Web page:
right hand Adam Warren He confirmed to MLB.com’s Bryan Hoch yesterday that he’s retired as a player after spending parts of eight seasons in the Majors (Twitter link(Video, of Hoch’s interview with Warren). Warren, who was appearing at Yankees Fantasy Camp, told Hoch that he was enjoying time with his family but also missed being around the game and would be open to “maybe getting into some kind of training” in the future.
“There’s no more trying to come back or anything like that,” Warren replied when asked if he had officially put an end to his football career. “I’m happy about it. I’ve had a great career — I didn’t leave anything out there, so no regrets. Totally happy about it.”
Originally signed by the Yankees as a fourth-round pick from UNC in 2009, Warren made his major league debut as a 23-year-old in 2012—a spot start that proved to be his only MLB appearance of the season. However, he made the Opening Day List the following year, quickly establishing himself as a pivotal charm man providing high-quality all-round relief from then-manager Joe Girardi’s side. Warren’s official rookie season yielded 77 innings off a 3.39 ball ERA. He started two games, finished 11 and earned his first major league win, and held up along the way, foreshadowing the jack-of-all-trades approach to pitching he’s embodied throughout his career.
Warren served as a setup man for the Yankees in 2014, recording 23 catches and saving three games while pitching to a sharp 2.97 ERA in 78 2/3 innings pitched. He was in the rotation for part of the 2015 season and did so almost seamlessly, starting 17 games (plus 26 other relief appearances) and working to a 3.29 ERA over a career high 131 2/3 frames. His early work for the Yankees caught the attention of the Cubs, who acquired him in a forward trade Starlin Castro to the Bronx.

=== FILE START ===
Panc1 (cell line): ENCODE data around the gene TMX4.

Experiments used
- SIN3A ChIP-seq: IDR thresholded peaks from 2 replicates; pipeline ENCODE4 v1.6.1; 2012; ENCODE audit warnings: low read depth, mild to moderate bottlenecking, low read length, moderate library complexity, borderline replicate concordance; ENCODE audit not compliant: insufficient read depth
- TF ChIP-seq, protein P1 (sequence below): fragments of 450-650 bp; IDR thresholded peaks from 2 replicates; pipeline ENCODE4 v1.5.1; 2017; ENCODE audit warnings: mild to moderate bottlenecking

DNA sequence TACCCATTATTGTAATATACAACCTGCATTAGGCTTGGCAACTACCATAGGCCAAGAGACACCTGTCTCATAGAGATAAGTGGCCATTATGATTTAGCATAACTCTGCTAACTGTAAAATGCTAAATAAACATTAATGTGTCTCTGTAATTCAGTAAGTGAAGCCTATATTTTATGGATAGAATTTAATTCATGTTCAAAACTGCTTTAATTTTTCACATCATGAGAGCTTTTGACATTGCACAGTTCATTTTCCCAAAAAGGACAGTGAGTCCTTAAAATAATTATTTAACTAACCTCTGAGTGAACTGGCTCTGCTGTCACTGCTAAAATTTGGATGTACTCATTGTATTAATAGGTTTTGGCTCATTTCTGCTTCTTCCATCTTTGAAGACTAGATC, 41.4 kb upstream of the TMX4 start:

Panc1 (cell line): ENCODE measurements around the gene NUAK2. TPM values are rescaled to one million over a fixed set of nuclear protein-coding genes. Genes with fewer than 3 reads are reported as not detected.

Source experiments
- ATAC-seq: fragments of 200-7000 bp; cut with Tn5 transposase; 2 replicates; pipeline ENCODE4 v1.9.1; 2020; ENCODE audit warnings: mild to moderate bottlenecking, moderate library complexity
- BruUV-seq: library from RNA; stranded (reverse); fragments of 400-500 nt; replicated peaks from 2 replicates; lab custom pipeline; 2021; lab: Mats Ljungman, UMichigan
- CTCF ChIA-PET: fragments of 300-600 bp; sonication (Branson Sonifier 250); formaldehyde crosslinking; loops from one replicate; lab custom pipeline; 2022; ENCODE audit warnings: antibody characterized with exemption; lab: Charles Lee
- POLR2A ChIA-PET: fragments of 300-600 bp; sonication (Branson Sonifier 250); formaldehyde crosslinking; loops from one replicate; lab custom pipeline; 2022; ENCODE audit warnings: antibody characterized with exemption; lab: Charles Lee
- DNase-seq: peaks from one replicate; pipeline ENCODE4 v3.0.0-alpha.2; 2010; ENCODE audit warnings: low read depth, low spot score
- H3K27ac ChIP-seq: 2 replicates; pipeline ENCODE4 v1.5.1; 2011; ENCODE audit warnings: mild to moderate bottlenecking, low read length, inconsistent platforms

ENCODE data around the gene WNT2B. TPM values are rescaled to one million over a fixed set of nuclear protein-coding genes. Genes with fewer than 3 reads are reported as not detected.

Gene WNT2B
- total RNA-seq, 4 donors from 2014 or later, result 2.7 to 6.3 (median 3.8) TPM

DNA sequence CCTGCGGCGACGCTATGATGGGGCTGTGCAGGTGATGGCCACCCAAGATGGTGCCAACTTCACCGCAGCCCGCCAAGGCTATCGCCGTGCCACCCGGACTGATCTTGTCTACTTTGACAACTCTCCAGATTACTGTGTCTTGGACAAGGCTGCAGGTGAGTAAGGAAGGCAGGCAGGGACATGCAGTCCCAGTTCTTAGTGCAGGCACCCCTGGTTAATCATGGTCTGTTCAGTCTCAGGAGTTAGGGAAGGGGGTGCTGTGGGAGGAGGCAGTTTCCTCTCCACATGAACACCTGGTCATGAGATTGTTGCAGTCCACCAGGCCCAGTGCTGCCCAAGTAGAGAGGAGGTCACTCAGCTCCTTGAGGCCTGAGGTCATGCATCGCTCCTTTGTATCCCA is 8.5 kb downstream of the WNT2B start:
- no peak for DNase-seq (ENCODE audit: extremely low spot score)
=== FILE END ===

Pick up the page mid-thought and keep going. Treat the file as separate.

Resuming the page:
Warren’s time with the Cubs in 2016 passed poorly and proved short-lived, as he was shut out for a 5.91 ERA. With the trade deadline approaching, the Cubs, hoping to bolster the roster for a World Series push (an endeavor that ultimately proved successful), quickly traded Warren… back to the Yankees, as one of four players in the package shipped Aroldis Chapman to Chicago. Immediately righting the ship upon his return to the Bronx, Warren went on to turn in solid performances with the Yankees in both 2017 and 2018 before being traded to the Mariners, where he had an impressive finish to his 2018 campaign.
Upon reaching free agency, Warren signed with the Padres, but his time in San Diego was marred by injury. After just 25 games, the right-hander made it to the injured list with an arm problem that eventually proved to be a torn ligament in his elbow. He had Tommy John surgery that year, rehabbed in 2020, and eventually made his way up the mound for a third stint with the Yankees organization—this time with their Triple-A affiliate in 2021.
Although Warren posted solid results for Scranton that season—a 3.59 ERA in 57 2/3 innings pitched—he never received a call-up to the major leagues. Warren told Hoch that “the speed was never quite what I wanted it to be.” This season has proven to be the final chapter in his playing career, as Warren was unfit for the 2022 campaign and now, at the age of 35, he doesn’t seem to be considering a return.
Warren’s career is nearing its official end with a 3.53 ERA, a 20.9% strikeout rate, an 8.3% walk rate, a 30-24 record, 57 shutouts, and six saves over 492 1/3 innings pitched. He pitched for four different major league clubs, but fans will certainly remember him as a versatile and quietly excellent member of the Yankees team who succeeded in every role asked of him. Baseball reference puts his career earnings at around $11.5 million, and if Warren is already planning to pursue potential coaching opportunities, there certainly will be opportunities for him to add to that number in the next phase of his career.
Yankee fans will want to check out the full clip of Hoch’s chat with Warren, where he briefly talks about his favorite moments in pinstripes and notes that with so many great teammates over the years, it’s “nice to remember” the fans with whom he interacts. This humble mindset underscores the importance of right-handers to the Yankees during his career with the club, and it seems pretty safe to say that their fans in particular will have many fond memories Warren had in the Bronx. Best wishes to Warren and his family in all that lies ahead, and congratulations on his amazing career.